The Kansas City Chiefs have released Brandon Flowers, cutting loose the defensive back to save salary cap space after he made it clear he was unhappy with the team.
Flowers, who started for the Chiefs for the past six years, had what many believed was his worst season in 2013, struggling with a shift to nickleback. Flowers still made the Pro Bowl this season, largely on reputation, but made it clear he was unhappy with the team and failed to show up to offseason practices.
Many believe the Kansas City Chiefs decision to cut Flowers was simply about money. The team was able to save $7.5 million against the cap both in 2014 and 2015, giving them the room to try to re-sign quarterback Alex Smith and linebacker Justin Houston.
The Chiefs enjoyed a turnaround season in 2013, finishing 11-5 and making the playoffs for the first time since 2010. But the team will face some difficult decisions ahead when it comes to personnel.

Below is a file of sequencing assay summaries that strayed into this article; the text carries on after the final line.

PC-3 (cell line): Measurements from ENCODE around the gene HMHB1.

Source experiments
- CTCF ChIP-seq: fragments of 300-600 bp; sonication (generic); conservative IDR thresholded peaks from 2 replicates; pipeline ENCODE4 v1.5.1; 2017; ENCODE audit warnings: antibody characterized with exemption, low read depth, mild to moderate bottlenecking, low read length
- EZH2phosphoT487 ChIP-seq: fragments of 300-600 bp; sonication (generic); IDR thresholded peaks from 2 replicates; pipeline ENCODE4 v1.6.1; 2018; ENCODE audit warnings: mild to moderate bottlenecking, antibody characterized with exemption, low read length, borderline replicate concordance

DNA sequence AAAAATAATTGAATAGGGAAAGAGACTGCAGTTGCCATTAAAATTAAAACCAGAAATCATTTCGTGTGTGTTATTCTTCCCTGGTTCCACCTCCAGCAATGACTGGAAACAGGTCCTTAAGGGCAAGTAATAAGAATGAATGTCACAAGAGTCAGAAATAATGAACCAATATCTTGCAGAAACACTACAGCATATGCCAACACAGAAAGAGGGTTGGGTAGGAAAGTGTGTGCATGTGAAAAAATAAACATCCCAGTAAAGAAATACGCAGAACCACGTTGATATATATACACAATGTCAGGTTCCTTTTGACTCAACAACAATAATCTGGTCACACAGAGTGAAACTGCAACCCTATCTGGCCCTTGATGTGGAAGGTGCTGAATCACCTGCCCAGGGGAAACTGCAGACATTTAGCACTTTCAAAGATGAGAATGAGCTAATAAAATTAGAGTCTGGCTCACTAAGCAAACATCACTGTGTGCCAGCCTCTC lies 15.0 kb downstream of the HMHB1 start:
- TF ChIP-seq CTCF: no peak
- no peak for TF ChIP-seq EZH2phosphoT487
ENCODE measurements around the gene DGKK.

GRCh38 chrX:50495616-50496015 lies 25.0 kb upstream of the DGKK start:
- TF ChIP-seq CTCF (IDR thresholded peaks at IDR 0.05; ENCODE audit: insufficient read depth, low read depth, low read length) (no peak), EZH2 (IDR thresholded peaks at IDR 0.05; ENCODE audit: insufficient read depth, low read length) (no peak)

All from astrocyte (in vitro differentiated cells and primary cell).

Though it did create some much-needed cap space, the move to cut Brandon Flowers might be a bit shortsighted, ESPN writer Adam Teicher noted:
“But Flowers wasn’t a luxury for the Chiefs given their current state at cornerback. They will pay a price for acquiring that cap room, and the only question is how hefty the bill will be.
“At cornerback the Chiefs are left with only veteran Sean Smith as a proven commodity, and though Smith is an adequate starter, he’s not a No. 1. Their other starter in the offseason has been Marcus Cooper, a seventh-round draft pick last year by the San Francisco 49ers. The Chiefs grabbed him off waivers at the start of last season and he played well for a time as their third cornerback.”
The roster move means that the Chiefs will have to rely heavily on journeyman Ron Parker and rookie Phillip Gaines, a third-round pick who remains unproven.
Brandon Flowers garnered almost immediate interest after being cut by the Kansas City Chiefs. NFL.com reports that he could end up with the Atlanta Falcons or Houston Texans, although noted as many as five other teams who could be competing for his services.